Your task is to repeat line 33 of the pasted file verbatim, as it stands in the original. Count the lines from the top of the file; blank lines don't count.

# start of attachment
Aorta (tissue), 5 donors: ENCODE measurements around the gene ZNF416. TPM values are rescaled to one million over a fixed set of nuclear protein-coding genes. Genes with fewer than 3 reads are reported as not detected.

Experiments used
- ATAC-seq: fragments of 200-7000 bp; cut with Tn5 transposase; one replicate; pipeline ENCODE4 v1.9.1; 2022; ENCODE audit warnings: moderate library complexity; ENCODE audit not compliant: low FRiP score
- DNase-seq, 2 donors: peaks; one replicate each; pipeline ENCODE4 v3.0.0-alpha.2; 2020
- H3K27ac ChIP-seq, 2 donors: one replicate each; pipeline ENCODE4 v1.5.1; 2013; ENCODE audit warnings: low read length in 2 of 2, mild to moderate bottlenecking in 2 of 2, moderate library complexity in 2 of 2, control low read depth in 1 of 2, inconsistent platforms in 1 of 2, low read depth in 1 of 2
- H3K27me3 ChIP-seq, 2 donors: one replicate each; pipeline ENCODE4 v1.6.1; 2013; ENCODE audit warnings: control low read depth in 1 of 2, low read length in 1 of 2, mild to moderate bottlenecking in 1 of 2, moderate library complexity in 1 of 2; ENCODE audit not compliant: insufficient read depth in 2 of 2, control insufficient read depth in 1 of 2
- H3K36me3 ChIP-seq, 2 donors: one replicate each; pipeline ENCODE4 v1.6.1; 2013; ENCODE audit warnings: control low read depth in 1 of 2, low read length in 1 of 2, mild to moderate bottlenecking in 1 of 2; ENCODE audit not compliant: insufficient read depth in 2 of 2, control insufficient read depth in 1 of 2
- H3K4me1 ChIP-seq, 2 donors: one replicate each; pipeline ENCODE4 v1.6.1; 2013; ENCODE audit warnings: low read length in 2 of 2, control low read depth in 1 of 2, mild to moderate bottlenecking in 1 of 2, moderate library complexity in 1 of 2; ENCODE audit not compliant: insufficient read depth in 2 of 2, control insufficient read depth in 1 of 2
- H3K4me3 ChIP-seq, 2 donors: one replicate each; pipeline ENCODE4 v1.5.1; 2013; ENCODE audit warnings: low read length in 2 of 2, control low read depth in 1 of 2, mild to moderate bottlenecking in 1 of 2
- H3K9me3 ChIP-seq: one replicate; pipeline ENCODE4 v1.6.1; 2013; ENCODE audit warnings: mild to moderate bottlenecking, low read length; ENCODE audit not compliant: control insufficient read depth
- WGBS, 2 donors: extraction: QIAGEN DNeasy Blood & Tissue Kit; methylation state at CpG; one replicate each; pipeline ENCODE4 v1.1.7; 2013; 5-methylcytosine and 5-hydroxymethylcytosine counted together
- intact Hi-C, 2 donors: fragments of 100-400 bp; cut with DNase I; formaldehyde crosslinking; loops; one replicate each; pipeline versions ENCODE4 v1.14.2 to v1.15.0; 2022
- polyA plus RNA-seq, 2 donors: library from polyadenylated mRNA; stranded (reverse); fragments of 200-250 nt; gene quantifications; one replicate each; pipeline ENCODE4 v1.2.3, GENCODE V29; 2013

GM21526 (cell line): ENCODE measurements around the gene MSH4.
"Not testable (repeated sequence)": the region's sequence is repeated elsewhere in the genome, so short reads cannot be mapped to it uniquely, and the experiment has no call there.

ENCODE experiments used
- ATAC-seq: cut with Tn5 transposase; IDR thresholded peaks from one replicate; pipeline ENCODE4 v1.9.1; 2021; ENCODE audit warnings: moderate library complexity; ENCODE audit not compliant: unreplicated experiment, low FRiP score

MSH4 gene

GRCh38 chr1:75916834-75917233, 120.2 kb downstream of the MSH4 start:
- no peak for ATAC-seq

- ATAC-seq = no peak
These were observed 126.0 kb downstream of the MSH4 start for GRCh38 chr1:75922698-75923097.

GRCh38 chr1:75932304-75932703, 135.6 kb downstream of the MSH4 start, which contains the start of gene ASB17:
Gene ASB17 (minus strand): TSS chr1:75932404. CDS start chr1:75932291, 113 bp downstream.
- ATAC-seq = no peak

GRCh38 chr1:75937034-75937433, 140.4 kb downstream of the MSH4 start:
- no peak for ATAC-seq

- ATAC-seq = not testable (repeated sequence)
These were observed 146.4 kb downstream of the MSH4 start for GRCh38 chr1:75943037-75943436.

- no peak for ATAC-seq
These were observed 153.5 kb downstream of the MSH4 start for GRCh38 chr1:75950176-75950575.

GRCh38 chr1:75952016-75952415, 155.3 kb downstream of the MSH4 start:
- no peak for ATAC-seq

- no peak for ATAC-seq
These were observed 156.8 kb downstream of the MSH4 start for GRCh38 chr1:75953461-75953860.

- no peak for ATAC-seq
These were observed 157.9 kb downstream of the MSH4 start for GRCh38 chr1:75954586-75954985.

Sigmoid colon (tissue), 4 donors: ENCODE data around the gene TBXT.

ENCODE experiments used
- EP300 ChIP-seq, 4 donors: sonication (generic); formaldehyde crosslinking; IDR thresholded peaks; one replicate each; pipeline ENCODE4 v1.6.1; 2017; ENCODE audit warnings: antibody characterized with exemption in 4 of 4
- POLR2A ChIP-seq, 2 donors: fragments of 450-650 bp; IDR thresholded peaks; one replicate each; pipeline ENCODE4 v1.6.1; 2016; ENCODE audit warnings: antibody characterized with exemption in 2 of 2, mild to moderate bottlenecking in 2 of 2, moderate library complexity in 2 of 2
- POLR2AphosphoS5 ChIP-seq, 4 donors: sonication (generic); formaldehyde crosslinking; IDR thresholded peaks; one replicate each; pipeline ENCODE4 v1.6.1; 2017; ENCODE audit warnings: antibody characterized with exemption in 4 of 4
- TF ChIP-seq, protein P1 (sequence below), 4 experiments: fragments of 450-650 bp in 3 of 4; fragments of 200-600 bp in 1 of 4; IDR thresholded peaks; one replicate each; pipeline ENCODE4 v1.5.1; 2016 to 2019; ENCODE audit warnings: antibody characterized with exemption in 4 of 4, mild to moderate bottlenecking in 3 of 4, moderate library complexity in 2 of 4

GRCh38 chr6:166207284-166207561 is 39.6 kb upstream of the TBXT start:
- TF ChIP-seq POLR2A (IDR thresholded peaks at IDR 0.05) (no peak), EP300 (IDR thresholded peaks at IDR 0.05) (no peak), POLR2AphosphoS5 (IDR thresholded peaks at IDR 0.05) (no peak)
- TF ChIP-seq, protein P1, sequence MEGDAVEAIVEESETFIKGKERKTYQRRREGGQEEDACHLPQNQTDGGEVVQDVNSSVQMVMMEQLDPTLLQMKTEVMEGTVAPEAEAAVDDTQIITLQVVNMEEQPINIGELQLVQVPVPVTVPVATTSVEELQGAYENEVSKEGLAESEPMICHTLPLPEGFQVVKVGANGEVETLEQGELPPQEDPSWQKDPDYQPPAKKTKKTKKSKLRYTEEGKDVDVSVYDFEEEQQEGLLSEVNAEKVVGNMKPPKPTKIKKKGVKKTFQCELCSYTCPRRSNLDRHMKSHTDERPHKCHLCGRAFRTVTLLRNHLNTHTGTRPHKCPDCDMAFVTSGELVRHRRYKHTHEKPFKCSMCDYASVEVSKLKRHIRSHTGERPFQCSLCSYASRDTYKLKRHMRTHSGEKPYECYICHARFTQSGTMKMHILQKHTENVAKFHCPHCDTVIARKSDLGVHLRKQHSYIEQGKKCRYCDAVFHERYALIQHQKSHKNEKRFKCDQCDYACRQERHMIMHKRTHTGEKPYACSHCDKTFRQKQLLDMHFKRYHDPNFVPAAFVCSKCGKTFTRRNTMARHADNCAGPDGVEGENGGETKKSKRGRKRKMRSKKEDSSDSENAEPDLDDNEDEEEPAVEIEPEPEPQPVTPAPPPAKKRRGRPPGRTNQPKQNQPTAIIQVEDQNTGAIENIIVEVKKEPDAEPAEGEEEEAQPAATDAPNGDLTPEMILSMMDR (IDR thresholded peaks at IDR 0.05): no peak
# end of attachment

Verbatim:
- no peak for ATAC-seq